Some folks naturally have great people skills. They can charm the pants off even the worst of people! But some of us need to polish up our people skills.
Some of the most important people skills that any successful leader needs to have include:
The five characteristics are focused on one’s ability to be able to cultivate human relationships – professional or otherwise. By polishing up your people skills and further developing the skills listed above, you will be more successful in your professional and personal relationships.
If you’re an introvert (or a curious extrovert) and find yourself struggling to polish up your people skills, download your free Networking for Introverts guide here.
Connectors love to network and connect people! Networking events are their playground. Not only do these “connectors” like to put two people together, but they see it as a challenge. The more people they can connect together, the more their success meter goes up.
You don’t necessarily have to be a connector. But in order to successfully cultivate your network and make more sales, you have to connect with connectors. Think about it this way, any cable or cord is essentially useless unless it is connected to something. Put yourself out there and the connectors will naturally make the connections.
We often talk about how financial leaders and CFOs should see their position not as simply an overhead function but as an income producing function. In addition to your role’s function being different, it’s important to realize that you are in sales.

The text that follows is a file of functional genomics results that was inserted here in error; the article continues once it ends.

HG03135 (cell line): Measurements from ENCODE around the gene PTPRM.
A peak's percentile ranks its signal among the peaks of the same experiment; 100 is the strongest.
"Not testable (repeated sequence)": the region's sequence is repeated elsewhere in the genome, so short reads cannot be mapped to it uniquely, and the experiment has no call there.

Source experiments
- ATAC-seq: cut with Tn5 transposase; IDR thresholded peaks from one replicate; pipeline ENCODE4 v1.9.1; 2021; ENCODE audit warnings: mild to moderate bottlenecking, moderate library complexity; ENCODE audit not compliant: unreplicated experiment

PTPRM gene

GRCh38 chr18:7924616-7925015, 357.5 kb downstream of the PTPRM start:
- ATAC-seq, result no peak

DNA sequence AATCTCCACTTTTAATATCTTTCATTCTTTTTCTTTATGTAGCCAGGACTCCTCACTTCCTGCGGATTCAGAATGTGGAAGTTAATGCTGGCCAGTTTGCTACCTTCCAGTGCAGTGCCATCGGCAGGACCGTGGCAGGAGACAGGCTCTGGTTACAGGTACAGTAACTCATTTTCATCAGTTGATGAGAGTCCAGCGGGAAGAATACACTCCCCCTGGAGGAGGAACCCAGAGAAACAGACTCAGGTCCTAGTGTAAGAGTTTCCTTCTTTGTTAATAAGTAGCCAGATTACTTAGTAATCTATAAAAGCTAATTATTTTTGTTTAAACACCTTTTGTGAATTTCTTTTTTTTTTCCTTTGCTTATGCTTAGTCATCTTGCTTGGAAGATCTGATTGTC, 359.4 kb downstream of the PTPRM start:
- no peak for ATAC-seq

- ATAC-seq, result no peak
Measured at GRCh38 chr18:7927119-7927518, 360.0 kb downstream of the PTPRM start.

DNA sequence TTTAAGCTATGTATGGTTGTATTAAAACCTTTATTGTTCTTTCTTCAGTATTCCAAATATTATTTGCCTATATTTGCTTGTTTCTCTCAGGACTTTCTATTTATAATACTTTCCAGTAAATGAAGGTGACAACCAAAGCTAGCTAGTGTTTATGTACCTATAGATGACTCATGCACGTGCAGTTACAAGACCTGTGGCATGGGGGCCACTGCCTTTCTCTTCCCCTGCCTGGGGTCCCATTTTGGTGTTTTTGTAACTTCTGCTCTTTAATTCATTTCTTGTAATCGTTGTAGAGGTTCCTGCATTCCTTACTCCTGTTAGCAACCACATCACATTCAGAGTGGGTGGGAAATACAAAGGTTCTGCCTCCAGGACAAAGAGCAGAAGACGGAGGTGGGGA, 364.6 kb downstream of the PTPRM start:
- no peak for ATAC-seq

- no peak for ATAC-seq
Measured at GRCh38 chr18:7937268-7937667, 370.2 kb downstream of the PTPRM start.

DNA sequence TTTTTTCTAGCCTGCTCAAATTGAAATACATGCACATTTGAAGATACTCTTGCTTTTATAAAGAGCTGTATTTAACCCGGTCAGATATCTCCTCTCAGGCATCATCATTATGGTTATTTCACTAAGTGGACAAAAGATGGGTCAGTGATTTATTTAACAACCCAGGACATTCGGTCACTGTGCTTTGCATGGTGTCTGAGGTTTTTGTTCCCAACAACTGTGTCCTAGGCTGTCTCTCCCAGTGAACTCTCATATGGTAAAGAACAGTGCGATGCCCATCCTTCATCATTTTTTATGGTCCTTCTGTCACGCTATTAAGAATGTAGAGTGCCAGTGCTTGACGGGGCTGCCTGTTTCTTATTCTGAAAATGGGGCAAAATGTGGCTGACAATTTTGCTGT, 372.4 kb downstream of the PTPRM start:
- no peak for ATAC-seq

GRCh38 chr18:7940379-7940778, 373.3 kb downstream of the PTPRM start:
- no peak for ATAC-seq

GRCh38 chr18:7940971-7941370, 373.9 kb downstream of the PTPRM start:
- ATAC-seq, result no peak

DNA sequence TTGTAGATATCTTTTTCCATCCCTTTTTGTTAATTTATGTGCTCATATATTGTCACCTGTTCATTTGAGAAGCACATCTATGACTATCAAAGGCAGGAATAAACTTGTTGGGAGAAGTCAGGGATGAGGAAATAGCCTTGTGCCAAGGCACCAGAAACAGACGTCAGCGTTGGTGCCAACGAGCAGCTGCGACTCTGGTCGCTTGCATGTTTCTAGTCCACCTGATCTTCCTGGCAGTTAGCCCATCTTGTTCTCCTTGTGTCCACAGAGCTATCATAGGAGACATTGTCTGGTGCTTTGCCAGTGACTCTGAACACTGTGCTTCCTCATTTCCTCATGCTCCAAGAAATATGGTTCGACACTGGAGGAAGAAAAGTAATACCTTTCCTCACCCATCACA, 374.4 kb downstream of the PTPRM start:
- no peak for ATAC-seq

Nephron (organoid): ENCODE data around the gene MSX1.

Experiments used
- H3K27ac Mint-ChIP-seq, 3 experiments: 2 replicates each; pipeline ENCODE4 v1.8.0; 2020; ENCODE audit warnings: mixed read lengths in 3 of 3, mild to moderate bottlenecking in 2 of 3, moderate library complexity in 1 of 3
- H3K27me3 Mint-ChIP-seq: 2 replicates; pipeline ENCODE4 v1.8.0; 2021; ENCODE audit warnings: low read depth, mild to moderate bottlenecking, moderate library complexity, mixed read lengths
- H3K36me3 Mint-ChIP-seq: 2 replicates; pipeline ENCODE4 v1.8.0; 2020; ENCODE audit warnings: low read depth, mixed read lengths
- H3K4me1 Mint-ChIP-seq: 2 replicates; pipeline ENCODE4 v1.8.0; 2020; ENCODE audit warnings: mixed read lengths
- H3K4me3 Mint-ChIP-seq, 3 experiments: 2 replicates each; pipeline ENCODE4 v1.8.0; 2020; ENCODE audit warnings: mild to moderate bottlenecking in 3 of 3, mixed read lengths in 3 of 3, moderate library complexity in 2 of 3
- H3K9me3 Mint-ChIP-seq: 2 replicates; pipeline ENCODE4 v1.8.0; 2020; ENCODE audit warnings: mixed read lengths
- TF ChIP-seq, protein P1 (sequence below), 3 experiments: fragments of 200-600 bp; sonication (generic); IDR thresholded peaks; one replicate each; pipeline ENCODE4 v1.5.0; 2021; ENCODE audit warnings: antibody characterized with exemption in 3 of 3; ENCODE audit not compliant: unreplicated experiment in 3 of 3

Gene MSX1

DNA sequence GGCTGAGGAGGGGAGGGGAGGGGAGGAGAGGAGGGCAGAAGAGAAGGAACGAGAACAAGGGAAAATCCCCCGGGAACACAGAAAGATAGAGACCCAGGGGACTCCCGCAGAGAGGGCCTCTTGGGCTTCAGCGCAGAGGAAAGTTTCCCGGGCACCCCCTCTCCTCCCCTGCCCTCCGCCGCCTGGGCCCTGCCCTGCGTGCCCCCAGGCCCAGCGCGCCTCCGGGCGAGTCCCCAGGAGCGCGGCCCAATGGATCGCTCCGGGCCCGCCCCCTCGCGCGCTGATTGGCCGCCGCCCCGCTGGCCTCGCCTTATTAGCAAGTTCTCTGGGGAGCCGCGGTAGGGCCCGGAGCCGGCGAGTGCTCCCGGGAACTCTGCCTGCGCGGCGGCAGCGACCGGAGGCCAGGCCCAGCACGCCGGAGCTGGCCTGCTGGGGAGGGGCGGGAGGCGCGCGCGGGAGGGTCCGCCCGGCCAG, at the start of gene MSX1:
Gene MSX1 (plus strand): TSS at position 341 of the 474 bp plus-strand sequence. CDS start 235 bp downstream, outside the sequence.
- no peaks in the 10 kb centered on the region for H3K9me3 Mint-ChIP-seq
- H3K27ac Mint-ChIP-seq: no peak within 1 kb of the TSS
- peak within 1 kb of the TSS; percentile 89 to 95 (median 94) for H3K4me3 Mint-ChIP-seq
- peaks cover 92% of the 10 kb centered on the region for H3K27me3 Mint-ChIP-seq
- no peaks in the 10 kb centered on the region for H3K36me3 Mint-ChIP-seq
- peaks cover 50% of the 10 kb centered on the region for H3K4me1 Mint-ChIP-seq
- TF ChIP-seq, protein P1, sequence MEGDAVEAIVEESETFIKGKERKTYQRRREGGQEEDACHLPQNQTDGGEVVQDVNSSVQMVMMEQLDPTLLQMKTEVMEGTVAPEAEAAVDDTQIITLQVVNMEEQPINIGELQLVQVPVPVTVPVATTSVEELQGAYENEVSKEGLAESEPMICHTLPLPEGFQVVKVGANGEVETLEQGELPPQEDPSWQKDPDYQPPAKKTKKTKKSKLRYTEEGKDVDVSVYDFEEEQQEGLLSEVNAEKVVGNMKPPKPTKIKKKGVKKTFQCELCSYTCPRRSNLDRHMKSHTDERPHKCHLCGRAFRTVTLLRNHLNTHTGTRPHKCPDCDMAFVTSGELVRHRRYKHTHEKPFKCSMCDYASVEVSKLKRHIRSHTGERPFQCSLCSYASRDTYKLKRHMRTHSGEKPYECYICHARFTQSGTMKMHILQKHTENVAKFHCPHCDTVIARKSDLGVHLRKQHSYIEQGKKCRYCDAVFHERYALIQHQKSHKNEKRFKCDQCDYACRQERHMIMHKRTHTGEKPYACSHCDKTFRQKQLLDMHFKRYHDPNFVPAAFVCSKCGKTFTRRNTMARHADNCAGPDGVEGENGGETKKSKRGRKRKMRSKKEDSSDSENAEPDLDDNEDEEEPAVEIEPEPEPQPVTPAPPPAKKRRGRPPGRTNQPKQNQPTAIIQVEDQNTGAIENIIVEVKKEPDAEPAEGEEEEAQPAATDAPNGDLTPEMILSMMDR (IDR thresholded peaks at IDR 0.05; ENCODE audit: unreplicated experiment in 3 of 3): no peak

What do I mean by that? Well, you have to sell ideas and initiatives to your key management team, Board, and your employees. As a financial leader, you are also responsible for selling your company to bankers, vendors/suppliers, and customers. In order to truly elevate your role, you must add value to your company. One of the ways you do that is by selling both internally and externally. Networking helps you hone those skills and build valuable connections.
Not only are you feathering your professional nest by attending networking events, but you’re connecting with like-minded people and will have a friendly face for next time. It’s highly unlikely that you are the only uncomfortable person in the room. Seek out others who share your apprehension and strike up a conversation. Chances are that when they need someone who does what you do, they’ll be more comfortable calling you rather than the “pushy salesperson”.
There are countless organizations that you can join that have monthly, quarterly, and/or bi-annual events that you can attend. Some of those that I have been a part of over the past 25 years include:
Find your local chapter of any organization that you find would be beneficial for you. Continue to attend those meetings, and soon enough, you’ll find yourself with a group of friends.
WARNING: it’s easy to fall into a habit of only talking to the same people. Try to talk to 3 new people for every 1 friend you catch up with. This will continue to grow and cultivate your network.
People naturally love to feel like their advice is valued, especially when they see themselves as your mentor. That’s the wonderful thing about networking events! You get free advice on literally anything from how to structure your financials to how to react to market fluctuations to where you should be eating lunch.
Similar to reason #2 on why you should bother with networking, if you don’t go to a networking event, your toughest competitor may be sitting in your seat.
It’s an unusual occurrence for me not to see a competitor at a breakfast or luncheon. This is probably one of the most important reasons why you should bother with networking. Your competitor, simply through them being present, can gain a competitive advantage over you.
Need guidance in networking? Download your free Networking for Introverts guide and start building your network today.